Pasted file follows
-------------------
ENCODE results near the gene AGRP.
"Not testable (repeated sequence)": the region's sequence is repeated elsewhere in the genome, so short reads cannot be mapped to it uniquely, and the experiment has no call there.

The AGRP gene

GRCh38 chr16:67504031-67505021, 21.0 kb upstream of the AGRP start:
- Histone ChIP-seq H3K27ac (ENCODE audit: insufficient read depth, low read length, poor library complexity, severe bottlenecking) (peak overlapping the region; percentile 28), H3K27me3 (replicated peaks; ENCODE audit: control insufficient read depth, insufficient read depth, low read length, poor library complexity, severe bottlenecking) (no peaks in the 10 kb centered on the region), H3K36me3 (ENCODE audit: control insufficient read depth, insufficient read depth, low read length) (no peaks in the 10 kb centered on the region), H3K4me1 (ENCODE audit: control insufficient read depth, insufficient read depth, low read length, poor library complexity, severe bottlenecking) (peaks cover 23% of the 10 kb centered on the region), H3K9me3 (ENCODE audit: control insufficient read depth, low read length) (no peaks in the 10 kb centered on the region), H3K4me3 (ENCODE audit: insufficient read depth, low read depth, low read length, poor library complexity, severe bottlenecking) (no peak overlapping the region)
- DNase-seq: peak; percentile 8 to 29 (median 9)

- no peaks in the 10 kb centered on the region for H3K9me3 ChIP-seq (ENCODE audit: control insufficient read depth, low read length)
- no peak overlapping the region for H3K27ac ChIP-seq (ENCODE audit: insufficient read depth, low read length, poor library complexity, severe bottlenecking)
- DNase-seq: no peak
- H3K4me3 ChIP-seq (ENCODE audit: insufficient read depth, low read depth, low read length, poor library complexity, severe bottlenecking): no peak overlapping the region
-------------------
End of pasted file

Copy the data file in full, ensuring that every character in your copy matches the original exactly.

ENCODE results near the gene AGRP.
"Not testable (repeated sequence)": the region's sequence is repeated elsewhere in the genome, so short reads cannot be mapped to it uniquely, and the experiment has no call there.

The AGRP gene

GRCh38 chr16:67504031-67505021, 21.0 kb upstream of the AGRP start:
- Histone ChIP-seq H3K27ac (ENCODE audit: insufficient read depth, low read length, poor library complexity, severe bottlenecking) (peak overlapping the region; percentile 28), H3K27me3 (replicated peaks; ENCODE audit: control insufficient read depth, insufficient read depth, low read length, poor library complexity, severe bottlenecking) (no peaks in the 10 kb centered on the region), H3K36me3 (ENCODE audit: control insufficient read depth, insufficient read depth, low read length) (no peaks in the 10 kb centered on the region), H3K4me1 (ENCODE audit: control insufficient read depth, insufficient read depth, low read length, poor library complexity, severe bottlenecking) (peaks cover 23% of the 10 kb centered on the region), H3K9me3 (ENCODE audit: control insufficient read depth, low read length) (no peaks in the 10 kb centered on the region), H3K4me3 (ENCODE audit: insufficient read depth, low read depth, low read length, poor library complexity, severe bottlenecking) (no peak overlapping the region)
- DNase-seq: peak; percentile 8 to 29 (median 9)

- no peaks in the 10 kb centered on the region for H3K9me3 ChIP-seq (ENCODE audit: control insufficient read depth, low read length)
- no peak overlapping the region for H3K27ac ChIP-seq (ENCODE audit: insufficient read depth, low read length, poor library complexity, severe bottlenecking)
- DNase-seq: no peak
- H3K4me3 ChIP-seq (ENCODE audit: insufficient read depth, low read depth, low read length, poor library complexity, severe bottlenecking): no peak overlapping the region